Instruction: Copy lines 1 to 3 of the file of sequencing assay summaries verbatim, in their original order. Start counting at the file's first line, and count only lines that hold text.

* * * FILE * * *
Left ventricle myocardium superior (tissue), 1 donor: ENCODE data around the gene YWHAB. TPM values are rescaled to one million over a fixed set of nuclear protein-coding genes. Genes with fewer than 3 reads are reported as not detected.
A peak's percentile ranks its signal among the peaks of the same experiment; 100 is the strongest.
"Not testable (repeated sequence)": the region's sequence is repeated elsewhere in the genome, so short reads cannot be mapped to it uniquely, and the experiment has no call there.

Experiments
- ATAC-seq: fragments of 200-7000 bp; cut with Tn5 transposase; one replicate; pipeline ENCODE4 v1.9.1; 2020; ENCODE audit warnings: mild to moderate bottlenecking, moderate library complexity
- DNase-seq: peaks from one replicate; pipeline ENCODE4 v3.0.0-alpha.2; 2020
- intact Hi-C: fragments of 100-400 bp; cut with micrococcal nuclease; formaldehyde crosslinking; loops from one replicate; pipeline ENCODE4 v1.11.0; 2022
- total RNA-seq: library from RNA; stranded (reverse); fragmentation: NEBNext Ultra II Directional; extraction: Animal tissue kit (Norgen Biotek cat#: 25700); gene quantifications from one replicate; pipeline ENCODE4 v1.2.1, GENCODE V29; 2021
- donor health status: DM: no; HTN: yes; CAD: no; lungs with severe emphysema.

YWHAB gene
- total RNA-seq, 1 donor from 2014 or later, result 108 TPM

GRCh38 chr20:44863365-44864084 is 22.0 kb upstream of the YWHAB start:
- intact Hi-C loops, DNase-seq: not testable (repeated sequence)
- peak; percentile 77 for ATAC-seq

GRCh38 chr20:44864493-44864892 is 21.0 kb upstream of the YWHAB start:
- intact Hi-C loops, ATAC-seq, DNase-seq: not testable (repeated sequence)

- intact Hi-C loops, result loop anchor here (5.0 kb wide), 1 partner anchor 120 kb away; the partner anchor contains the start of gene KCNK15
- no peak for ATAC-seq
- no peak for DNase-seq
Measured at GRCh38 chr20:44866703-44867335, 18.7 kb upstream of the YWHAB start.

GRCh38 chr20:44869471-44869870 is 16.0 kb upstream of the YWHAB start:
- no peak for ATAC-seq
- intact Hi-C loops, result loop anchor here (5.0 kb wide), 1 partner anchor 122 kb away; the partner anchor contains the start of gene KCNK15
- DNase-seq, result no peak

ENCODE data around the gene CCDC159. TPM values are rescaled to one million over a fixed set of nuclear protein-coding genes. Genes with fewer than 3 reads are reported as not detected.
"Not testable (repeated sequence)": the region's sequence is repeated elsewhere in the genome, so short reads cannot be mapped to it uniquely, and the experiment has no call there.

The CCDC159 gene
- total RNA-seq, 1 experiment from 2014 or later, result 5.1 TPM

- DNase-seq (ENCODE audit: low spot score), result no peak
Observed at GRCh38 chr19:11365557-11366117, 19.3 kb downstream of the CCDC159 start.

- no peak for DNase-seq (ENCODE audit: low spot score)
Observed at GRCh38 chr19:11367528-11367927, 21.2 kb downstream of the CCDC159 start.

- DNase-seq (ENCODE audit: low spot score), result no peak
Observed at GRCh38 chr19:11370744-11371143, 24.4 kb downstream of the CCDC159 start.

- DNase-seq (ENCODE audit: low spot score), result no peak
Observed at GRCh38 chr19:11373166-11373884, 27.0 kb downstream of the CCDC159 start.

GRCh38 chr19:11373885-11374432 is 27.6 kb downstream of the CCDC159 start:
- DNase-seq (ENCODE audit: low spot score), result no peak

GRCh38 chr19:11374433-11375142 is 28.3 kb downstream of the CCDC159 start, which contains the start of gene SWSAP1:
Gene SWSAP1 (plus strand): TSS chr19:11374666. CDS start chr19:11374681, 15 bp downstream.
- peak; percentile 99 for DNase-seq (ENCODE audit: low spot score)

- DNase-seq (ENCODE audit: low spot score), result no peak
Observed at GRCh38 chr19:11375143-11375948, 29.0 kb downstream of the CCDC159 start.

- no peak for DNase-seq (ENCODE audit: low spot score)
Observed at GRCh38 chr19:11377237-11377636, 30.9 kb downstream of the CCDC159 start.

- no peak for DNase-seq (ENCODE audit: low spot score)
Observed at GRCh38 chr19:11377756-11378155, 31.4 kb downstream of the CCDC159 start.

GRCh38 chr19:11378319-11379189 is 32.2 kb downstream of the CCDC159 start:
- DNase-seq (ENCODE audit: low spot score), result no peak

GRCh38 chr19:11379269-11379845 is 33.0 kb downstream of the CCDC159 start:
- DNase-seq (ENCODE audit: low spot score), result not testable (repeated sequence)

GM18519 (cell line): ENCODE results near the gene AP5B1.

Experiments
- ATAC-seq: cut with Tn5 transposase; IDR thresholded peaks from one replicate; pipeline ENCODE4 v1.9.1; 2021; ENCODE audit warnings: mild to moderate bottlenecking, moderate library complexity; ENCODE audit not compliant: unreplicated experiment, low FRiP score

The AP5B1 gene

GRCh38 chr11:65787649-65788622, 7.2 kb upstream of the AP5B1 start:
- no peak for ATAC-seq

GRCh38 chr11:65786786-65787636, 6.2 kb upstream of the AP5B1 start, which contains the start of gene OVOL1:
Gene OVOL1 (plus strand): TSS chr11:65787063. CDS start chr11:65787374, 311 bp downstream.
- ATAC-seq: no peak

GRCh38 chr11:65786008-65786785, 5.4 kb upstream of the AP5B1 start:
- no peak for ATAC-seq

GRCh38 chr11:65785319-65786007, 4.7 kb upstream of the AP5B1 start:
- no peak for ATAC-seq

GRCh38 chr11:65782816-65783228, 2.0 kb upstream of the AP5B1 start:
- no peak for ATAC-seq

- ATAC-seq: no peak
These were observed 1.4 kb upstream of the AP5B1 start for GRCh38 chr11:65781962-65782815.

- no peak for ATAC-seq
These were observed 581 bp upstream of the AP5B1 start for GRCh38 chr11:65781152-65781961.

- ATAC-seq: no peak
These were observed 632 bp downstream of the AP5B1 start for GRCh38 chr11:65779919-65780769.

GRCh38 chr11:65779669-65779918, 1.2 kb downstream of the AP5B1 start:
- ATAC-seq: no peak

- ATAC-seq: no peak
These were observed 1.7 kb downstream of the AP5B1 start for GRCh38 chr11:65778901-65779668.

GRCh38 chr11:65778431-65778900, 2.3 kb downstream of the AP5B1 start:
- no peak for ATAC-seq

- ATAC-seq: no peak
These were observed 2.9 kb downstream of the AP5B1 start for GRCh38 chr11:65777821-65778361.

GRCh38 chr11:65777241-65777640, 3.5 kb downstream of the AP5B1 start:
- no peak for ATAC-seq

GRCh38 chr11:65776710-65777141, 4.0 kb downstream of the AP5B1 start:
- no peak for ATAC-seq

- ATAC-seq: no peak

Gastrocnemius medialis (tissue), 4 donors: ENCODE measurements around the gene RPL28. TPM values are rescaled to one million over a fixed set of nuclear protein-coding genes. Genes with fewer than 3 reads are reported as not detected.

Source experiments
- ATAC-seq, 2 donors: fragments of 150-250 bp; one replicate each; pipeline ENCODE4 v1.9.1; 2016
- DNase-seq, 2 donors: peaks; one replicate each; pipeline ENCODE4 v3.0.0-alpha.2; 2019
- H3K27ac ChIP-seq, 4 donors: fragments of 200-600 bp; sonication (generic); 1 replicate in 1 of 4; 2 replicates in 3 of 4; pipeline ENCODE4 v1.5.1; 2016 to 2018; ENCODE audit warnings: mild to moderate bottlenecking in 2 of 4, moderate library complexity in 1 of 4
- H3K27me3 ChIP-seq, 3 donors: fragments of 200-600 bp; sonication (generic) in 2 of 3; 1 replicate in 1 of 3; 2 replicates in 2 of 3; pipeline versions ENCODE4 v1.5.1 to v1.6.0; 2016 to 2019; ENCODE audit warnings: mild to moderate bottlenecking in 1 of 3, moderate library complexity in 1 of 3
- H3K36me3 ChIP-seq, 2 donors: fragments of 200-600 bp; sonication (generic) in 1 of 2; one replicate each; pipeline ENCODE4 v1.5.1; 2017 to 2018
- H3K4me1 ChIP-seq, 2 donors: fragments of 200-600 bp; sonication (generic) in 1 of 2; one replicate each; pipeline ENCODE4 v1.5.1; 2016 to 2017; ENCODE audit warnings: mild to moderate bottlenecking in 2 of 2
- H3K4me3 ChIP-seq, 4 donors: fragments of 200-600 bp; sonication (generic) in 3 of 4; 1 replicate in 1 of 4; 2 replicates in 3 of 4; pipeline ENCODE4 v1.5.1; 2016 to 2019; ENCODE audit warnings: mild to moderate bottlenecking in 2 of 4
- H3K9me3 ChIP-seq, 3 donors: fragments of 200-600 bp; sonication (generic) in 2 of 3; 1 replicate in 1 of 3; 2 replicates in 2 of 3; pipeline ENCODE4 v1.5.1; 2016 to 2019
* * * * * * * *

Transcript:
Left ventricle myocardium superior (tissue), 1 donor: ENCODE data around the gene YWHAB. TPM values are rescaled to one million over a fixed set of nuclear protein-coding genes. Genes with fewer than 3 reads are reported as not detected.
A peak's percentile ranks its signal among the peaks of the same experiment; 100 is the strongest.
"Not testable (repeated sequence)": the region's sequence is repeated elsewhere in the genome, so short reads cannot be mapped to it uniquely, and the experiment has no call there.